i feel the warm august breeze through the cracked open windows
as the sunroof reveals endless spruces and evergreens.
timeless 80’s classics play softly on the aux
as we continue through winding roads and bumpy patches
while myself and two others are on our phones, editing our snaps of the trees.
the car is put in park as we pile out of the car
and walk in a direction where we can’t see green anymore.
i step through muddy paths and hop over bulging rocks from the ground
as prince and springsteen continue on someone’s phone
sweat trickles down my back
as i continue struggling where to step so i wouldn’t fall.
we reach the end of the green
and it was as if time didn’t exist anymore.
they have their phones out to capture whatever what was in front of them.
but all i did was stand in awe of what my eyes perceived.
cotton ball clouds covered parts of what a rainbow would look like
if it covered the entire sky.
purple and pink swarmed above me
as they faded into deep crimsons, peachy oranges, and sunflower yellows.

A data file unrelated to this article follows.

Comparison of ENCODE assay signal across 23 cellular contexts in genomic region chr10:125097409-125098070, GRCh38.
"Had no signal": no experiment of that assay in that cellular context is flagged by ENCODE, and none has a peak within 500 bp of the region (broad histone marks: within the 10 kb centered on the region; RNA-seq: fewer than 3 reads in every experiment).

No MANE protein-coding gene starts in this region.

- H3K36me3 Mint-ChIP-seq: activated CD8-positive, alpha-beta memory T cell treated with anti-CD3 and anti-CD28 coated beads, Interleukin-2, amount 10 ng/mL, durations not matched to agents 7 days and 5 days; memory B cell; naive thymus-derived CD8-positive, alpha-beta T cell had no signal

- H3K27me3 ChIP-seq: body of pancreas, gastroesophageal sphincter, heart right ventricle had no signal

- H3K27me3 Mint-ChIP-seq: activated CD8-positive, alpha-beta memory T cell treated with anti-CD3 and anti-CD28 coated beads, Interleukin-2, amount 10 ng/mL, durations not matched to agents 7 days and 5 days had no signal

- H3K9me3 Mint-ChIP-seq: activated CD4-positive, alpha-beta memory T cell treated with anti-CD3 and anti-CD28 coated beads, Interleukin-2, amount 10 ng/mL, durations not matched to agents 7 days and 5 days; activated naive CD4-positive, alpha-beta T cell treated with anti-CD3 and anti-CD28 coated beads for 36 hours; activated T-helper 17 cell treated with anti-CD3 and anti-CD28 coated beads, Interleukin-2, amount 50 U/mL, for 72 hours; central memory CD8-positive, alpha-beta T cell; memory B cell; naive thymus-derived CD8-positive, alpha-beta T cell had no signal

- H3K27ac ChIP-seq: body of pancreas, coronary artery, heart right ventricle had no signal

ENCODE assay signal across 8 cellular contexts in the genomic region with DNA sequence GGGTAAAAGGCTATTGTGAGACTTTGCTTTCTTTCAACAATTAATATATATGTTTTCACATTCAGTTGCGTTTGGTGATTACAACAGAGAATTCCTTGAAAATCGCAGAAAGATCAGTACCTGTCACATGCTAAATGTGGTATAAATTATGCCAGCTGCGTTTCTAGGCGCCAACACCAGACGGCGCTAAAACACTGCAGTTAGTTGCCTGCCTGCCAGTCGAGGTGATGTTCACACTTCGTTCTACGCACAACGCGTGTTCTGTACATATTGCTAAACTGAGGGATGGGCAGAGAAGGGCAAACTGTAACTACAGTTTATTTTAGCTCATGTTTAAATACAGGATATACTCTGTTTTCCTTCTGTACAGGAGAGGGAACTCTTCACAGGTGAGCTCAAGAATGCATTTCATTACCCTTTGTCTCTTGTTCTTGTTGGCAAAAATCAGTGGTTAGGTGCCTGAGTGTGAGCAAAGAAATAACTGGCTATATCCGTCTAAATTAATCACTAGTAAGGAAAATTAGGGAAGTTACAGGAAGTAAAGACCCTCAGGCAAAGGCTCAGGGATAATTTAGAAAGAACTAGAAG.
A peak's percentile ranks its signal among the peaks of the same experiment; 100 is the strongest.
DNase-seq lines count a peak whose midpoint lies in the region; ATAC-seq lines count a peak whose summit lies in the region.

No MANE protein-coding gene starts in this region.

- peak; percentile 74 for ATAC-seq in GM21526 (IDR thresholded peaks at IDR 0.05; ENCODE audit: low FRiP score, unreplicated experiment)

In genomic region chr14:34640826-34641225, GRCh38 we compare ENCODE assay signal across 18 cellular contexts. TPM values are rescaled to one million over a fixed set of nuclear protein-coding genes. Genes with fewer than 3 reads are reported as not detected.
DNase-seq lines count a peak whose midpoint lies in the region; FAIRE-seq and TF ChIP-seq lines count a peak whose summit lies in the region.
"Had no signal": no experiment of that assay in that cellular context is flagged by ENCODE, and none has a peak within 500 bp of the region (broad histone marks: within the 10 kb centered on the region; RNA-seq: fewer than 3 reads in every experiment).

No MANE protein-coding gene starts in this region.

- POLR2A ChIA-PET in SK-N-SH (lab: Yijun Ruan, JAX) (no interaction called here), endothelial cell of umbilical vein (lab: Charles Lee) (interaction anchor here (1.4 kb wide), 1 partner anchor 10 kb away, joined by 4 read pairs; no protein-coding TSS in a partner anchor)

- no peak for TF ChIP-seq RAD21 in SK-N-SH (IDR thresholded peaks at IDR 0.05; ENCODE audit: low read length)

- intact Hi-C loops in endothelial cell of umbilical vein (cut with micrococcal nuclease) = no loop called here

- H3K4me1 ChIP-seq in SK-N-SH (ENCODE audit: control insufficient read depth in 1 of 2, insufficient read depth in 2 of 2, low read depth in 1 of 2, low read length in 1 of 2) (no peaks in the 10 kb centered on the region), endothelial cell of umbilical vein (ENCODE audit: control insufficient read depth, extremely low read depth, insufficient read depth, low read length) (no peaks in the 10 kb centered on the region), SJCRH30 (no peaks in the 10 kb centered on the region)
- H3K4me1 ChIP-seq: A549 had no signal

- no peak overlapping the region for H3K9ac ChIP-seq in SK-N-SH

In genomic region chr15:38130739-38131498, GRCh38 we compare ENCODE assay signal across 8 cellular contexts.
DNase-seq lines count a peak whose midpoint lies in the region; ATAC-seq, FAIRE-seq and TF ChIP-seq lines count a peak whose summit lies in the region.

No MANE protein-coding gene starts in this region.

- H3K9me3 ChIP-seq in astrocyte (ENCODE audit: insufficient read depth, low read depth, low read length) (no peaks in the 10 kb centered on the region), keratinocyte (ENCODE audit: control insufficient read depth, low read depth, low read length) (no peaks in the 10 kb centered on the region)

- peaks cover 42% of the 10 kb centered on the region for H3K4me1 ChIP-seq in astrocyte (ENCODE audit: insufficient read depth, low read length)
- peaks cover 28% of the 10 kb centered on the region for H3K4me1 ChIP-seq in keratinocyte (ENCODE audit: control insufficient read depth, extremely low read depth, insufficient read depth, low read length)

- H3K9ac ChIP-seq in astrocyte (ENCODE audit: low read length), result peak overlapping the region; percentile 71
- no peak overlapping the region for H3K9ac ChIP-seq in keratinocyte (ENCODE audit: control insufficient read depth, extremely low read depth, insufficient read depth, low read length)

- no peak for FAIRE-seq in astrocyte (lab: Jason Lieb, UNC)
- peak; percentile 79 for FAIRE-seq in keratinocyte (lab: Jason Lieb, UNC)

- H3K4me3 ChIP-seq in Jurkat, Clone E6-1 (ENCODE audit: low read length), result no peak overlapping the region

the sky could have been painted with watercolors and a paintbrush.
i mindlessly take a few steps forward
as the cold water reaches my shins
and dirt and sand intertwine with my toes.
it had been probably five minutes to realize that i was the one my friends were waiting for.
they took the pictures they needed to take
and immediately climbed back into the car to go home
to post on their instagrams for everyone to double tap.
posting several pictures of a setting too beautiful to capture with a small camera
was the last thing on my mind that day.
why display an edited, sharpened, saturated photo
of a colorful sky, crystal clear water, and indescribable emotions
when you can see the beauty for yourself?
life has its picture perfect moments.
but a captured picture isn’t always needed
for people to experience what beauty and fascination the earth holds.
artwork by @rockkhound